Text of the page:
Get ready to hear a lot about Marjorie Taylor Greene as next year’s congressional elections rev up.
Democrats are looking to make the Republican from Georgia one of their chief foils as they attempt to wrestle back control of the House next year, and one major political group is already laying the groundwork to link other GOP members with Greene.
The new “MAGA Scorecard” released Thursday from the Center for American Progress Action Fund stacks up all 222 House Republicans against Greene’s voting record. The report indicates that the vast majority of the House GOP conference has voted alongside her 92% of the time. The figure varies little for the five vulnerable swing-district members from New York, who voted with her at least 85% of the time.
“They are continuing to move further and further towards the extreme parts of their party and their voting record shows it,” Rep. Suzan DelBene, D-Wash. and chair of the Democratic Congressional Campaign Committee, told Semafor.
The White House has been eager to cast Greene as the face of “ultra-MAGA” Republican extremism, so it’s no surprise to see Democratic campaign outfits join the effort. They’re essentially betting that they can tie relatively moderate swing-district Republicans to her positions much the way the GOP cast even middle-of-the-road Democrats as far-left activists yearning to strip funding from law enforcement in 2020.
“It certainly had an impact on us when they were painting us as ‘defund the police.’ They were taking the democratic socialist message and applying it to Abigail Spanberger,” Rep. Don Beyer, D-Va. told Semafor. “We got really hurt.”
In last year’s midterms, though, Democrats pivoted to portraying Republicans up and down the ballot as “MAGA extremists” — and experienced the strongest showing from a party controlling the White House in decades. They seem eager to build on that strategy again in 2024.
For Democrats, Greene will likely serve as a useful face for negative ads while pitching voters on their party’s achievements on infrastructure, clean energy and domestic manufacturing in positive spots. Some individual candidates have already begun tracking her votes along with their opponents.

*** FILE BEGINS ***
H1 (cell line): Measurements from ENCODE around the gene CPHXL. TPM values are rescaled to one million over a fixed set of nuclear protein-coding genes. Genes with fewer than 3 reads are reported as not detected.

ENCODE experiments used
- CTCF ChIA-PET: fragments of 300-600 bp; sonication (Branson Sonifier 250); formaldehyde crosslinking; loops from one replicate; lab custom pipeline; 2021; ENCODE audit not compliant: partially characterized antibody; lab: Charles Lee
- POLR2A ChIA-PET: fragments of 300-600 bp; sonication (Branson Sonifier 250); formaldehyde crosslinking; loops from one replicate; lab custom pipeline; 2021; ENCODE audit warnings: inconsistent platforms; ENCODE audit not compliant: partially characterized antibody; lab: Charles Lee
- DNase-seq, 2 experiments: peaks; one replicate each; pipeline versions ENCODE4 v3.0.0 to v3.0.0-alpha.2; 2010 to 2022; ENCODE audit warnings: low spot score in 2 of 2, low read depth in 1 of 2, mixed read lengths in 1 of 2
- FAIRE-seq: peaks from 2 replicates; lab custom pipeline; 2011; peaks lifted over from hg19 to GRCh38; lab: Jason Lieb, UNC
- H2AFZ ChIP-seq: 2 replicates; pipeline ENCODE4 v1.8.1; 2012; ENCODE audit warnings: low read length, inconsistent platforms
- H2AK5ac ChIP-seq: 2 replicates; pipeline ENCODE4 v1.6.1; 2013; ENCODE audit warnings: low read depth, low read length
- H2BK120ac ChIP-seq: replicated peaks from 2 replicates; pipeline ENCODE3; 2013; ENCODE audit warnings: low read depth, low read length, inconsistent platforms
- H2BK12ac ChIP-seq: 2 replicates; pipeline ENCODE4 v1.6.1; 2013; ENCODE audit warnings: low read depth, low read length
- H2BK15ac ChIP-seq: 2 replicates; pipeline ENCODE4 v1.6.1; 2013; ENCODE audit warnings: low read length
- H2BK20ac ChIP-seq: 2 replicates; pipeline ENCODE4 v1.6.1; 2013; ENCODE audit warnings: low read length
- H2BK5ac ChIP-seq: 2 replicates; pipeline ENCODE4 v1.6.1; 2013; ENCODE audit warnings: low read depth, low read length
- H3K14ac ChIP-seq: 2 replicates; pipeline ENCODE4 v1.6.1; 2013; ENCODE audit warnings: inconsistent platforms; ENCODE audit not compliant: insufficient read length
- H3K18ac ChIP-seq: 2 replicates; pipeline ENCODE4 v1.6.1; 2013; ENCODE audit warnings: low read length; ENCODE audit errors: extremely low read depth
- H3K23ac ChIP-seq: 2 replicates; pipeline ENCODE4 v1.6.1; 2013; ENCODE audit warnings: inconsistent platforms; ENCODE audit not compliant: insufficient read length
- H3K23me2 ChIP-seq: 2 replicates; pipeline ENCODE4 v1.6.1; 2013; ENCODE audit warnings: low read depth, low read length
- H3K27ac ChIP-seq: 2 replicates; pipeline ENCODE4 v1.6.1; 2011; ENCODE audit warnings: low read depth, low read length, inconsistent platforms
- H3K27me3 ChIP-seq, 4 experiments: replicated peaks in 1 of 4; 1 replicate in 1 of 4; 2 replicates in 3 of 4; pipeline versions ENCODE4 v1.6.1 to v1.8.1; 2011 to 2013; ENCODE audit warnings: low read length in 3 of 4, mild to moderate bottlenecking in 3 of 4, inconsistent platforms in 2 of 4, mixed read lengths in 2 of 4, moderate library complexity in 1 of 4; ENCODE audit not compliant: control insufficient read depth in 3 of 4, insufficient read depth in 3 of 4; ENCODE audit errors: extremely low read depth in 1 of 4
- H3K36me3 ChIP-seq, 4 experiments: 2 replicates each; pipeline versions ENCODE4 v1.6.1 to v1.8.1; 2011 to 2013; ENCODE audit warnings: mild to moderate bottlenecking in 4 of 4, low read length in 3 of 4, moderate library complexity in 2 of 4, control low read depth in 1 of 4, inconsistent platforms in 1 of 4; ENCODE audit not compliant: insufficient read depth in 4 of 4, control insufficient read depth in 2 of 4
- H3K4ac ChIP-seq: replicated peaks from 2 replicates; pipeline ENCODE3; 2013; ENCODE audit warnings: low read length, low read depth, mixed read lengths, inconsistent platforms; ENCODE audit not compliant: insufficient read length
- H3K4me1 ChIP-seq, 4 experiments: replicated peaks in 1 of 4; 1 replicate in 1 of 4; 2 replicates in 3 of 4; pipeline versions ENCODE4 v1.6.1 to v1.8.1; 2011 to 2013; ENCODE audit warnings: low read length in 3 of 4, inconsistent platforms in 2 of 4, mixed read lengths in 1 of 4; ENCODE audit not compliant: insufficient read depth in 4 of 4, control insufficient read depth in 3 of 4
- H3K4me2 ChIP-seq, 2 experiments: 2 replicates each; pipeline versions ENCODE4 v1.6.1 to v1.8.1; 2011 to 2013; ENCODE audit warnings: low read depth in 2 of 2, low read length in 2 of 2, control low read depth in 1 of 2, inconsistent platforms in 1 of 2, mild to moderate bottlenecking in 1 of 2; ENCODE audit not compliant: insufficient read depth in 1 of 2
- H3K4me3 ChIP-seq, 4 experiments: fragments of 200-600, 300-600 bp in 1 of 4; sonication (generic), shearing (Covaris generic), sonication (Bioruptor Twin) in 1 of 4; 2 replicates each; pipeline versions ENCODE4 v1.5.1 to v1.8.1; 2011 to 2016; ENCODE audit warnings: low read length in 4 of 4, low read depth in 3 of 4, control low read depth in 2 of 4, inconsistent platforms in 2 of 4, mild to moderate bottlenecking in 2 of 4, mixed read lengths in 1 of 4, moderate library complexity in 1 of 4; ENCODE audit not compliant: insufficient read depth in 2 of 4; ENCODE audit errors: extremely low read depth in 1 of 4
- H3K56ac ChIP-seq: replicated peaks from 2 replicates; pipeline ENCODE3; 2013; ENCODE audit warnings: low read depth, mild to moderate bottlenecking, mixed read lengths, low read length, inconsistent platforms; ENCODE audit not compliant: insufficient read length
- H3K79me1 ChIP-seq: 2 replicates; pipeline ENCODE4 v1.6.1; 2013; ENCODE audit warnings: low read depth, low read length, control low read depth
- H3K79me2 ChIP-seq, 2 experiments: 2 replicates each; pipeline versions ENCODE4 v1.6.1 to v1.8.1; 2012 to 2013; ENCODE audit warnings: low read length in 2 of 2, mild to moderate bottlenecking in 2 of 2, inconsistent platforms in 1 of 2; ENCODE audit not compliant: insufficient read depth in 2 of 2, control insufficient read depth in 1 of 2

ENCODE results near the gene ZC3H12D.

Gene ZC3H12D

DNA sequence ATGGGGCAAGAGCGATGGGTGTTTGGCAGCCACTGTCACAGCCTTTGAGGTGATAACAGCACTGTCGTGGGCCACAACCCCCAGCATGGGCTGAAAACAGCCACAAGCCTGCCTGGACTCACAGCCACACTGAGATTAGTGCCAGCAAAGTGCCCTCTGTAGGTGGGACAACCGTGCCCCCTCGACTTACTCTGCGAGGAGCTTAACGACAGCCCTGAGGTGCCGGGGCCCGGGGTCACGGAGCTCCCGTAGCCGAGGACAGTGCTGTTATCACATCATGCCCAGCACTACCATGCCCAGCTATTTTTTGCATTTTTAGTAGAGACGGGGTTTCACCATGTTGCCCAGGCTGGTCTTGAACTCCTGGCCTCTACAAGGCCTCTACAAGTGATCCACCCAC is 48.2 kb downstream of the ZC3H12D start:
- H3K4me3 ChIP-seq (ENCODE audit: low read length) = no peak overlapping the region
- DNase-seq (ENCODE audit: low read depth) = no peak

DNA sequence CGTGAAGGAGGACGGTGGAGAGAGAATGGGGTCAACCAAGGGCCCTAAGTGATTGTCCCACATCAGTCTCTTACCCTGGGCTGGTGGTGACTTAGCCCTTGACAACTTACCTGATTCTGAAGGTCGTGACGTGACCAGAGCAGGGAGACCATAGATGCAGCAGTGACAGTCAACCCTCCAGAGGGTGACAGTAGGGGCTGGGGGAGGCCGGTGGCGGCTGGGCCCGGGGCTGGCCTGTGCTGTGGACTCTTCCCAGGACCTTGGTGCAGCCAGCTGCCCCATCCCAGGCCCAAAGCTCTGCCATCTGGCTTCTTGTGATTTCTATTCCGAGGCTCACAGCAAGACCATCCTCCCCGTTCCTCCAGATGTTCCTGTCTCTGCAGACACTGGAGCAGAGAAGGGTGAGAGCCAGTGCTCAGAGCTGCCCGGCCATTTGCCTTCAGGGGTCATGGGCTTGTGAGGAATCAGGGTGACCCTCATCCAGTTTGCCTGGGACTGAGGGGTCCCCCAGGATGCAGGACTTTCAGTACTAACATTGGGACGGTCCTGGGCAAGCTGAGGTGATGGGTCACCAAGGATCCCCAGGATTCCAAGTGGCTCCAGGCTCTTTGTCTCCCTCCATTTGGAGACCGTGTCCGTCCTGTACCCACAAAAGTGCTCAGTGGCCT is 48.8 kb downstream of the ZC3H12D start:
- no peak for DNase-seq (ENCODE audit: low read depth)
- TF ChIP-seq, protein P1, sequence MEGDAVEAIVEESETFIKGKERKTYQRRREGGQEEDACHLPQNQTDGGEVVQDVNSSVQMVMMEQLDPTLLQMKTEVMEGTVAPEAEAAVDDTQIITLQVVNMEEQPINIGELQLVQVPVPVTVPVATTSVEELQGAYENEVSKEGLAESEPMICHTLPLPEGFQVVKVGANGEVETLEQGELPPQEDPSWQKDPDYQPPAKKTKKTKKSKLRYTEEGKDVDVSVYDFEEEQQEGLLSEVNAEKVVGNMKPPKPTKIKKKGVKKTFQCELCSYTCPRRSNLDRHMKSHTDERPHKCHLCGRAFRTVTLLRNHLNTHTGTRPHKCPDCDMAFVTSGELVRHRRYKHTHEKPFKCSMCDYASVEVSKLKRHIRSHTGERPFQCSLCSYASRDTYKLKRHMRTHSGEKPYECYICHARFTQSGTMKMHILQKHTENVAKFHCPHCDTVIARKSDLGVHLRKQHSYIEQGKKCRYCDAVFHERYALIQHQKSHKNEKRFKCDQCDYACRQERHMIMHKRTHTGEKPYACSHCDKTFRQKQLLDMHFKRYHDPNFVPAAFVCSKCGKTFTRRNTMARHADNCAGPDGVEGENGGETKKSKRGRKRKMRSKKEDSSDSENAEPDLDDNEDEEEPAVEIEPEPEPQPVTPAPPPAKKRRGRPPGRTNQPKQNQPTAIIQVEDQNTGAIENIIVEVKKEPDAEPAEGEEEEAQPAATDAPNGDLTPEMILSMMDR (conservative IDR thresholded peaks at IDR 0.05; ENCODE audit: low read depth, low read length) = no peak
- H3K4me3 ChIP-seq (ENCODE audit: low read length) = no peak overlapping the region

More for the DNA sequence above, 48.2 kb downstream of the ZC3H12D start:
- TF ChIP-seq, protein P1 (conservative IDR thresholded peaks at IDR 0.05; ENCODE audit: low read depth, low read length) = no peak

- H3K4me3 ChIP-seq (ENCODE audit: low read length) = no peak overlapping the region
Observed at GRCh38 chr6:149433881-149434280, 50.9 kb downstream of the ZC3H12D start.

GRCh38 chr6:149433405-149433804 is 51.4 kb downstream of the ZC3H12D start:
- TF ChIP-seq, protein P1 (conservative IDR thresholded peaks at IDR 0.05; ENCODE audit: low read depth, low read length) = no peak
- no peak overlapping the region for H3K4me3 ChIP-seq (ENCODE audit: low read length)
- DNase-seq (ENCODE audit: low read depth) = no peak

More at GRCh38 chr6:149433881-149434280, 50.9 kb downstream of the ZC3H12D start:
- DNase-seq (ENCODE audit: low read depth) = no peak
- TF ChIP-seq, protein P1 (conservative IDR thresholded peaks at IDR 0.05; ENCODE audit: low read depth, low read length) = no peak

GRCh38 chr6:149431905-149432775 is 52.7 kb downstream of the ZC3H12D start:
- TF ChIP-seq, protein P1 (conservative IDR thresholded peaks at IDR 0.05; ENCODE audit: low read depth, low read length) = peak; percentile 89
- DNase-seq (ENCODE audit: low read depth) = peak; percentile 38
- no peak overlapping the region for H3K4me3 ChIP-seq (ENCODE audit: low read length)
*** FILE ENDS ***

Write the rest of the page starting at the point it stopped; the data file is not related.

Rep. Ann Kuster, D-N.H. told Semafor that she believes it will boost campaigns like hers (ranked likely Democrat by Cook Political Report) by forcing moderate GOP incumbents to put distance between themselves and unpopular positions held by conservatives.
“They have a problem that their leadership has succumbed to the extreme wing of the party,” Kuster said.
The View From Marjorie Taylor Greene
“I really don’t know what’s extreme about strong borders, strong economy, protecting our kids, caring about America first instead of more foreign wars,” Greene told Semafor on Wednesday. “I can’t imagine what’s extreme about that.”
Room for Disagreement
Republicans in swing districts argue the Democratic attacks will do little damage to their re-election campaigns. They expect their own individual brands to carry the day.
“Their campaign tactics last cycle didn’t work,” Rep. Nick LaLota, a freshman from New York, told Semafor. “They spent more than $3 million trying to call me somebody who I wasn’t. If they try that again this year they’re probably going to burn the same amount of money.”
Not every vulnerable Democrat is thrilled at the idea of inserting Greene into their race either. “I think that actually people are tired of nationalized politics and want place-based relationships,” Rep. Marie Gluesenkamp Perez, D-Wash. told Semafor.
Democrats are considering bringing forward censure resolutions against Greene and Rep. George Santos, R-NY. There are concerns about the idea within the caucus, Politico reports, including an expectation Republicans would respond with censures of their own against Democrats.